Activity

This is a major operation and you need to give your body time to heal. However, you should not be completely inactive after this operation. It is important to be out of bed and ambulating to reduce the risk of secondary medical issues. Below is a list of activities you should follow.

  • You may sleep either on your side, stomach or back. You may use pillows for support placed behind your back or between your legs.
  • You no longer need to wear the compression stockings once you are up, walking, and back to your normal activities.
  • It is a good idea to change positions ever 30-60 minutes so your muscles do not get tight or fatigued in any one position.
  • You are able to climb stairs.
  • Back brace: Most often you do not need any bracing after surgery. If Dr. Mazahery feels it is necessary for you to have a brace post operatively, you will be given an off the shelf brace or possible custom brace while you are in the hospital.
  • You should begin a walking program as soon as you leave the hospital. The walking program is the only exercise you should do until your first postoperative appointment. Adhering to the post operative walking program will promote healing of the soft tissues and muscles dissected during the operation, and will help reduce your risk of developing a blood clot. See the program description below.

Walking program

  • Day 1: Walk the length of the hallway at home 3-4 times in the morning and again in the afternoon or evening.
  • Days 2-6: Increase the distance walked by a small amount each day.
  • Day 7: Walk to the end of the driveway and back in the morning and again in the afternoon or evening.
  • Day 8: Walk a half block in the morning and again in the afternoon or evening.
  • Day 9: Walk 1 block in the morning and 1 block in the afternoon or evening.
  • Day 10: Walk 1½ blocks in the morning and 1½ blocks in the afternoon or evening.
  • After Day 10: Continue to increase the distance you walk as tolerated.

Limitations

  • Do not drive for 2 weeks or while taking narcotic pain medication. You may be a passenger for 30 minutes at a time. The doctor will let you know when it is safe to start driving again. 
  • No lifting over 5 lbs for the first 2 weeks after surgery. No lifting over 25 lbs for an additional 4 weeks (six weeks total).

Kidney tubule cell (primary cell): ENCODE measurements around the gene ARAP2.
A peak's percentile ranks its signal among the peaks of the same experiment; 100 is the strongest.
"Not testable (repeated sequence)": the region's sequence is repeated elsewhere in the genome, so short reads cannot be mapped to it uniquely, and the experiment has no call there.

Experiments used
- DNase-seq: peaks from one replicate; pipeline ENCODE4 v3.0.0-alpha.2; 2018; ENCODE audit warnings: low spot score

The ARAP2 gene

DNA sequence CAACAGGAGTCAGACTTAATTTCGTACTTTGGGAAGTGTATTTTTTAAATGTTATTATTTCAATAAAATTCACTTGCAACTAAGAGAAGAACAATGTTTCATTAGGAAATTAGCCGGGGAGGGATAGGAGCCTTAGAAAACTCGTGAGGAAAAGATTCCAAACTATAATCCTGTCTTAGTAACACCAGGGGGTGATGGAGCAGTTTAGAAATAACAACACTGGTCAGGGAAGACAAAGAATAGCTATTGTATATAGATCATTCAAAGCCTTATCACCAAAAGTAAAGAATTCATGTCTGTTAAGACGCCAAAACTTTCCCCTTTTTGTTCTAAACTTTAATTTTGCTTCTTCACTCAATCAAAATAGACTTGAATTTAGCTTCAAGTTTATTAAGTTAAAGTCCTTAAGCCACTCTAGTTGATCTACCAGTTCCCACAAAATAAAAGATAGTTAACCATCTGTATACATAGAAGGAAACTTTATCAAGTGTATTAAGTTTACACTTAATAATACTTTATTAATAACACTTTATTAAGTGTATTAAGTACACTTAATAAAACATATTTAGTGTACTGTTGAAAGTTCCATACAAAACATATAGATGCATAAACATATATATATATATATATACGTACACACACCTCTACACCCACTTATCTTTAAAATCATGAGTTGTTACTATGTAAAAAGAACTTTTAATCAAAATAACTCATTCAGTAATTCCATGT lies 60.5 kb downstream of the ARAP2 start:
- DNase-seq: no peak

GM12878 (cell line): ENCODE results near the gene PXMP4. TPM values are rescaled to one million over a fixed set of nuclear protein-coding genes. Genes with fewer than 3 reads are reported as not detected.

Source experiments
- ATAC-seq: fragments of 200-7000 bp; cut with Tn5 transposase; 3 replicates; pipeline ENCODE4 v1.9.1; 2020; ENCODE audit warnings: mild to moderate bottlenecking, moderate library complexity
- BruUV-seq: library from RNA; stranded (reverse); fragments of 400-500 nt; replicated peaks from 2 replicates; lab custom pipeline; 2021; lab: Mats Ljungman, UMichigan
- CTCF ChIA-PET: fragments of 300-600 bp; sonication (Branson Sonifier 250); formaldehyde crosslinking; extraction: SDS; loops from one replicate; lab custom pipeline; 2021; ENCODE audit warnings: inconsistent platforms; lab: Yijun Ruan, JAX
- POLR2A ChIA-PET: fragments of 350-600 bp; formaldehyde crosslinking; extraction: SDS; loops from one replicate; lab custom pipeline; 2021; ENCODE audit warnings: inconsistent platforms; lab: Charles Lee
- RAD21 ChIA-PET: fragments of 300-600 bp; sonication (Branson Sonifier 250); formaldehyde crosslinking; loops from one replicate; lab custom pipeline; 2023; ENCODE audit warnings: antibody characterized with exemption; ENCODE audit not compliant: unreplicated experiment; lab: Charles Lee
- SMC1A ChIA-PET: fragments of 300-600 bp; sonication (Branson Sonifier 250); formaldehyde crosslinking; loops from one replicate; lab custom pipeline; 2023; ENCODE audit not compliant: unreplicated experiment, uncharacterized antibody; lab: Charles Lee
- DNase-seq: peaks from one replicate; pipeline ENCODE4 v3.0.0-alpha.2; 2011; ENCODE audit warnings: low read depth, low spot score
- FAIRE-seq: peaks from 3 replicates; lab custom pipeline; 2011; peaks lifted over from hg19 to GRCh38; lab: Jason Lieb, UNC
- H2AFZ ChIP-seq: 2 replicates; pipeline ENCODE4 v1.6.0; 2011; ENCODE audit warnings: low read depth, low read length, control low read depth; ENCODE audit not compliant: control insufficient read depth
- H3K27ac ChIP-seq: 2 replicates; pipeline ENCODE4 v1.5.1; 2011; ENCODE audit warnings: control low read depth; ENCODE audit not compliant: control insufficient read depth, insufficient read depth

• No bending or twisting at the waist. If you need to pick something up off the ground bend at your knees keeping your back straight.
  • No sexual activity for 3 weeks.

Incision care

Caring for your incision at home is important to prevent infection. Please follow the steps below on incision care:

  • If you have a dressing over your incision, you may remove it when you are home. When your incision is no longer draining it is preferred that you leave your incision open to air. You can cover your incision with a dry dressing if this is more comfortable, but you should change this dressing daily.
  • Your incision has been closed with suture material under the skin and covered with steri-strips (small pieces of surgical tape) on the skin. The steri-strips will gradually peel off as they get wet when you take a shower. This is normal and expected.
  • You can shower 3-5 days after your surgery depending on the extent of your surgery. No direct water pressure on the incision, but water can hit the top of you back and roll over the incision. Pat dry with a clean towel. No tub soaks.

Pain management at home

You may have an occasional increase in the low back, leg pain and/or numbness after surgery during the healing phase. This is normal and is caused by inflammation (or swelling) of tissue in your low back. To reduce the pain, there are several approaches to try. 

  • Do not sit more than 30 minutes at a time the next 48 hours.
  • Take the pain medicine as directed by your doctor.
  • You can utilize Tylenol (as long as Tylenol/acetaminophen is not a component of your narcotic medication) to supplement your pain control if needed. You can also utilize non-steroidal anti-inflammatories, such as Advil/Aleve/Ibuprofen, to help reduce inflammation and assist with pain control. Do not exceed the recommended daily dosage of these medications.

Narcotic pain medication causes constipation. Eat plenty of foods with roughage (bran, oat, fruit, applesauce) and drink a lot of fluids, especially prune juice to prevent constipation. You can also take over the counter stool softeners such as Colace.

You will be sent home from the hospital with a prescription for pain medication. You may need one additional refill of pain medication post operatively, but then we anticipate you will be able to discontinue the narcotic medications.

Call your doctor if you have any of the following 

  1. A temperature of 101 F (38.3 C) or greater on 2 readings taken 4 hours apart
  2. An increase in pain, redness or swelling around your incision.
  3. Drainage from your incision.
  4. Develop difficulty urinating or controlling your bowel movements.
  5. Increased swelling in your ankles or feet.
  6. Increasing weakness of your legs
  7. Redness, warmth and tenderness on the back of the calf on your lower leg.

Return to work

Your return to work will depend on your recovery and the type of work you do. You must discuss this with your doctor before you return to work

Future follow-up visits

1st post operative appointment: This usually occurs 1 to 2 weeks after your surgery date. Call Dr. Mazahery’s office to confirm the date and time of your post operative appointment at 703-810-5202

Important phone numbers

Dr. Mazahery’s office 703-810-5202, Monday through Friday 8:30 a.m.-5 p.m. 

For emergencies on nights and weekends, please call 703-810-5202 and have the on call provider paged. You will need to leave your number and the doctor will call you back shortly.